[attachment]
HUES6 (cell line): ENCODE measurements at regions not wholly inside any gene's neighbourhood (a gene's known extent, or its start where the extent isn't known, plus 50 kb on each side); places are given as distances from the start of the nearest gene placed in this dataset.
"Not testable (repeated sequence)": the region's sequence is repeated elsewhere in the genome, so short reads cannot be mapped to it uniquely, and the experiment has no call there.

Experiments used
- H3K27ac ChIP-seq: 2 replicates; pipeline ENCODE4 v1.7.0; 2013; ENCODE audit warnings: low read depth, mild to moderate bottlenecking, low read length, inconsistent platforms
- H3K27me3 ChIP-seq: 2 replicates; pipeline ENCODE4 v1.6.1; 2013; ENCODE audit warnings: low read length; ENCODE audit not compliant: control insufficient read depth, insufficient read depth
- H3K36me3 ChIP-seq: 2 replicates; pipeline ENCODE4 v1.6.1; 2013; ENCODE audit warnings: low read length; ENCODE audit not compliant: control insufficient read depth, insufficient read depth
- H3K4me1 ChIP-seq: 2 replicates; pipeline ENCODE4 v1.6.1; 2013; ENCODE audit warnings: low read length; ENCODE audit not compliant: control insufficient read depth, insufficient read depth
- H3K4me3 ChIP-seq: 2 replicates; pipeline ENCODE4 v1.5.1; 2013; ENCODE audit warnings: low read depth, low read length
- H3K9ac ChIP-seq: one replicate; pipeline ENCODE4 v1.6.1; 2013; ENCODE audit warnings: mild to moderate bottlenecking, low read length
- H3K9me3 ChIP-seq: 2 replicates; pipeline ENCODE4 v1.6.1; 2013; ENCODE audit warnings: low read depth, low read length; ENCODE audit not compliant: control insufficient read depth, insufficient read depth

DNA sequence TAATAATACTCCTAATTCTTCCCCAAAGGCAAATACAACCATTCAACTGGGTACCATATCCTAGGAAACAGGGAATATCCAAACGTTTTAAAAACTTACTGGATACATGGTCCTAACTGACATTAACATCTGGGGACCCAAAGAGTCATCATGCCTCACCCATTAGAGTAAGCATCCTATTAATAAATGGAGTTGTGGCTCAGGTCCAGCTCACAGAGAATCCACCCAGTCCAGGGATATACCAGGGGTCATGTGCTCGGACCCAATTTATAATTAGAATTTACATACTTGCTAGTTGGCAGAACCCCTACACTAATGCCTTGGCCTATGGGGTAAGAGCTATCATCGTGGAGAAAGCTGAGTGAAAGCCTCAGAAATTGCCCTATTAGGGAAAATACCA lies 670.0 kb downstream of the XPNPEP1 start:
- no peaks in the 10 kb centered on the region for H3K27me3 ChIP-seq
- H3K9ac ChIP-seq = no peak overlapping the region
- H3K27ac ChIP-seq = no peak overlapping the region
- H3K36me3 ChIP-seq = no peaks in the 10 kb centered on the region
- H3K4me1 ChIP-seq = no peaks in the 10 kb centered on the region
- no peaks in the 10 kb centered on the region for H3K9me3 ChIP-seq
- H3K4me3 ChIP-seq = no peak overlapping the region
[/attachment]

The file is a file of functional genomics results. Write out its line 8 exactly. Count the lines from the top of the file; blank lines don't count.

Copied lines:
- H3K4me3 ChIP-seq: 2 replicates; pipeline ENCODE4 v1.5.1; 2013; ENCODE audit warnings: low read depth, low read length